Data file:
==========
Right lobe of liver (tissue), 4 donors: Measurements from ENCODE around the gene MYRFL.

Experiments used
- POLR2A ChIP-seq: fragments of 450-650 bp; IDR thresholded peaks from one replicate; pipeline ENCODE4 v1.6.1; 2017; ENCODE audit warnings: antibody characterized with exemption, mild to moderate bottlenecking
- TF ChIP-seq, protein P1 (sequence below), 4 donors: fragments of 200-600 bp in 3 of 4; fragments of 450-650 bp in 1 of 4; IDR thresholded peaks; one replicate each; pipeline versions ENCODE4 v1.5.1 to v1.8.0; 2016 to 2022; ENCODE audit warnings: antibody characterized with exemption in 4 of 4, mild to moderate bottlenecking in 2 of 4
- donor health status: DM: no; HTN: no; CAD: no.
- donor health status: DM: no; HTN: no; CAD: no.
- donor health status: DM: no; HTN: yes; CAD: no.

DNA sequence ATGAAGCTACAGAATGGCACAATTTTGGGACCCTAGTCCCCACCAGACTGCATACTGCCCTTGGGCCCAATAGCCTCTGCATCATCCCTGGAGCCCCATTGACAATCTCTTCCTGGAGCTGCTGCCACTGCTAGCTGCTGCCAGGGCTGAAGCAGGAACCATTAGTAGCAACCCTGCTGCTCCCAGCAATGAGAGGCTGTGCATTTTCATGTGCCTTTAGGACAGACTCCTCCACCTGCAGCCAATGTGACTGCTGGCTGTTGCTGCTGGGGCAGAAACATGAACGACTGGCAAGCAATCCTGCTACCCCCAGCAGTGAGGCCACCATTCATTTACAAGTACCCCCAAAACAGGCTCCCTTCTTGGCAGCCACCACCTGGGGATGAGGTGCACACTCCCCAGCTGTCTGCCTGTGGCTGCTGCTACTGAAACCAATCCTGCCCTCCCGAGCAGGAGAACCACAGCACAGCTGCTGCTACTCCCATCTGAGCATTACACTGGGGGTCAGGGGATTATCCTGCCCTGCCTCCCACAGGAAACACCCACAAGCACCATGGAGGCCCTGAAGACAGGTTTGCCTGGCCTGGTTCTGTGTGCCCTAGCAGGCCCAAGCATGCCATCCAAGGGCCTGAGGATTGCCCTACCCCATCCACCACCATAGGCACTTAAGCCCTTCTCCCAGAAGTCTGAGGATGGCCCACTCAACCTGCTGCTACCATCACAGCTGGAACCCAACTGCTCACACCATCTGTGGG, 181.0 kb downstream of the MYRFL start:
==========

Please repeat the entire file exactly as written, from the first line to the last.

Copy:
Right lobe of liver (tissue), 4 donors: Measurements from ENCODE around the gene MYRFL.

Experiments used
- POLR2A ChIP-seq: fragments of 450-650 bp; IDR thresholded peaks from one replicate; pipeline ENCODE4 v1.6.1; 2017; ENCODE audit warnings: antibody characterized with exemption, mild to moderate bottlenecking
- TF ChIP-seq, protein P1 (sequence below), 4 donors: fragments of 200-600 bp in 3 of 4; fragments of 450-650 bp in 1 of 4; IDR thresholded peaks; one replicate each; pipeline versions ENCODE4 v1.5.1 to v1.8.0; 2016 to 2022; ENCODE audit warnings: antibody characterized with exemption in 4 of 4, mild to moderate bottlenecking in 2 of 4
- donor health status: DM: no; HTN: no; CAD: no.
- donor health status: DM: no; HTN: no; CAD: no.
- donor health status: DM: no; HTN: yes; CAD: no.

DNA sequence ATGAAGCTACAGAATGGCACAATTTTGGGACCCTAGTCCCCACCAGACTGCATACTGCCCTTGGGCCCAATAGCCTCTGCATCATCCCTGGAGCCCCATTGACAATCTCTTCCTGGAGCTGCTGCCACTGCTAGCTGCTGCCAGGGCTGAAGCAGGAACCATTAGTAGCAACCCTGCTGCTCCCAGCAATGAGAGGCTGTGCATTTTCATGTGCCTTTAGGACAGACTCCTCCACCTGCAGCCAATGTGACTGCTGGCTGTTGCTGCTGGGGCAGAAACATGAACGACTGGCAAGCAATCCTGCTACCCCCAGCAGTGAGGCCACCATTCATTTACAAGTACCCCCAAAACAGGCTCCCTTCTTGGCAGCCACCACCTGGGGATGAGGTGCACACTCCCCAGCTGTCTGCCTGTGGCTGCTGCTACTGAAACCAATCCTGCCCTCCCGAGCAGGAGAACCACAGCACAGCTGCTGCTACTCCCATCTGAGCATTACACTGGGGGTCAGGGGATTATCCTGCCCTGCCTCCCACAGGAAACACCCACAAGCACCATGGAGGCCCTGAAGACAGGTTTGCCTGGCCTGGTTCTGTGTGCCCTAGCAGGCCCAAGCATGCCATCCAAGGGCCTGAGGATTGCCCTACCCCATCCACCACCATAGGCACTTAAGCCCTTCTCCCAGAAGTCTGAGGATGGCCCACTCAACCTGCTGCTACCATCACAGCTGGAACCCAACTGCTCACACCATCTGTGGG, 181.0 kb downstream of the MYRFL start: